Our regular quarterly business meeting at Richmond’s First Baptist Church was irregularly well attended last week, mostly because we were going to be voting on proposed changes to our mission giving plans. 

It’s kind of a long story, but once upon a time we gave all our missions support through the Cooperative Program of the Southern Baptist Convention.  Then, beginning around 1979, we went through a 25-year upheaval in the denomination alternately known as the “conservative resurgence” in the SBC or the “fundamentalist takeover” of the SBC, depending on which side you sympathized with.  First Baptist had sympathizers on both sides, and as a way of keeping everybody in the big tent the church created alternative giving plans, so that those who didn’t want to give to the “new” Southern Baptist Convention could give through the recently constituted Cooperative Baptist Fellowship, and those who didn’t want to give to the CBF could continue to give through the SBC.  

So, for some twenty years now the members of First Baptist Church—all brothers and sisters in Christ—have had the freedom of choosing which boards and agencies they want to support.  Some have given to the boards and agencies of the SBC; others have supported the mission efforts of the CBF; most have not made a choice, and their gifts have been distributed through the “First Baptist Plan.”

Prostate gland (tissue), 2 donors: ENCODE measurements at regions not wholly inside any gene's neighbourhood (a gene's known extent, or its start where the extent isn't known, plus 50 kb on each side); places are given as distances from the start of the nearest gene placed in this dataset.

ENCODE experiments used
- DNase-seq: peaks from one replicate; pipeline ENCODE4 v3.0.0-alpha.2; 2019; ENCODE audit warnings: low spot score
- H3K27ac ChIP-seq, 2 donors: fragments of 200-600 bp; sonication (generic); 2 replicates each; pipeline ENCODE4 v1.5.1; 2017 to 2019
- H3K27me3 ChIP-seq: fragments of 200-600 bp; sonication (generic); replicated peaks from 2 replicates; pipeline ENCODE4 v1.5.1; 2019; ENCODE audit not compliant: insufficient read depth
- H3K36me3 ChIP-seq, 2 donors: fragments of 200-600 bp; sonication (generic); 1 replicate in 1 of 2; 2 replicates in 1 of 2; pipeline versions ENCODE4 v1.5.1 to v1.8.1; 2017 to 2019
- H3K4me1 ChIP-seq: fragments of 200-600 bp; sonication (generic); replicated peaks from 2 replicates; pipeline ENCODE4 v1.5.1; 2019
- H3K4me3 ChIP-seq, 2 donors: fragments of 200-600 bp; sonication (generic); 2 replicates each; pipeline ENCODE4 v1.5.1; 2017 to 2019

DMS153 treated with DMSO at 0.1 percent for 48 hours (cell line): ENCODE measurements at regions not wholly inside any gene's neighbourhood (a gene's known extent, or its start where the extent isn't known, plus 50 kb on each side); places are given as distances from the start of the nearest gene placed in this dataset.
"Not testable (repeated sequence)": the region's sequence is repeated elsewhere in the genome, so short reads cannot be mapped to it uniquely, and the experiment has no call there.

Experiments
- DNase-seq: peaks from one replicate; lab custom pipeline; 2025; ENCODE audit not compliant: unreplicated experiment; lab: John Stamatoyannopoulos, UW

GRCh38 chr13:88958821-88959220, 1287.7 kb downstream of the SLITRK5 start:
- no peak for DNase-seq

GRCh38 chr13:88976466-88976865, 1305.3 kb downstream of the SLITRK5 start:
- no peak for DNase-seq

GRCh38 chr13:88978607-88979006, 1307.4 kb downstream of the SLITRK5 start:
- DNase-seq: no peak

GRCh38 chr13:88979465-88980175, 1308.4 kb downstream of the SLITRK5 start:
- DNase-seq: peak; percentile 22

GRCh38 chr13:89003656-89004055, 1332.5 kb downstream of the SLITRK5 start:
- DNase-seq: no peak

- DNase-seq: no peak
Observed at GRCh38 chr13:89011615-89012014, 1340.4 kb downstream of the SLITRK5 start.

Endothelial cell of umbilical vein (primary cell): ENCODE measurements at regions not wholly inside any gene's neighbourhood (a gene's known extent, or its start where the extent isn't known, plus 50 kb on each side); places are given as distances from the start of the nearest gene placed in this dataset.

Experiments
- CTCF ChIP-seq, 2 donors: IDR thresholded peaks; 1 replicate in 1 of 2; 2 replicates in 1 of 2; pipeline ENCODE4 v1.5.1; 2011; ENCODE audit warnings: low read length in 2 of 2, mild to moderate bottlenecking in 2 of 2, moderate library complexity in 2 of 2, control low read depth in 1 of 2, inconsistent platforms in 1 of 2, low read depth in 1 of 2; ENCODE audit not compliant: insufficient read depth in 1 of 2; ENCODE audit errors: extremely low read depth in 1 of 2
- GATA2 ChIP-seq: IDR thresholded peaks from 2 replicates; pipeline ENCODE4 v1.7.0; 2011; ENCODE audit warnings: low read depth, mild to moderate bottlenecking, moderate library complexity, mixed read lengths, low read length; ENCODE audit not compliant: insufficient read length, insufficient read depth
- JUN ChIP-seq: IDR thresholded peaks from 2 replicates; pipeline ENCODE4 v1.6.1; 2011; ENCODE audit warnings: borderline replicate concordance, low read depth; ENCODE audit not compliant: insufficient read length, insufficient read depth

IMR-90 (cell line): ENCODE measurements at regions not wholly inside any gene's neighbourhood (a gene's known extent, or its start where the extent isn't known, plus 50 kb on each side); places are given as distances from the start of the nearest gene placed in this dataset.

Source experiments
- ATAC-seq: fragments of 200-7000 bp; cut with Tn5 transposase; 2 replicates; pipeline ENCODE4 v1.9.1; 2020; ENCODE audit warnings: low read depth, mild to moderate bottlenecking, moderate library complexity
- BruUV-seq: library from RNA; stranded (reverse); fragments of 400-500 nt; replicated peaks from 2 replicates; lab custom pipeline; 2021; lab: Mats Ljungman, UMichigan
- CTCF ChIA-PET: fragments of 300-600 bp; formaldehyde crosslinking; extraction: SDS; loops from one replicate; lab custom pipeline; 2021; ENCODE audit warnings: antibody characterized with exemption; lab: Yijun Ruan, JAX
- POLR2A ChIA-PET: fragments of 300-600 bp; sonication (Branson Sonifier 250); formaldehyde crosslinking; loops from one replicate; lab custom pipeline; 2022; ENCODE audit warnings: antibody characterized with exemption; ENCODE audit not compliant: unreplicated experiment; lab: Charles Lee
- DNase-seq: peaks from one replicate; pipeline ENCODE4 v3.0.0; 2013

That plan gave about two thirds to the SBC and one third to the CBF.  It made sense in a way: the SBC was a much larger organization than the CBF, with many more missionaries.  But in another way it didn’t make sense.  I heard someone put it like this: “If we decided that, because there are more Republicans than Democrats in our church, we should send twice as much money to the Republican Party, that wouldn’t really be bipartisan.”[1]  So our Deacon Advisory Council came up with a plan that splits our support down the middle, giving an equal amount to the SBC and the CBF.  As a former deacon chair said, “We don’t want to play favorites.”

That motion carried. 

But then we talked about the North American Mission Board, which will not employ ordained women as part of its exempt staff.  The Deacon Advisory Council proposed that we exclude NAMB from our shared plan for that reason. First Baptist Church is very supportive of women in ministry, and ordains women as both deacons and ministers.  But someone came to the microphone to say that, while they didn’t like that policy, they did like NAMB’s concern for the “lostness of America,” and appreciated the efforts of those 5,000 NAMB missionaries who are out there right now trying to make a difference.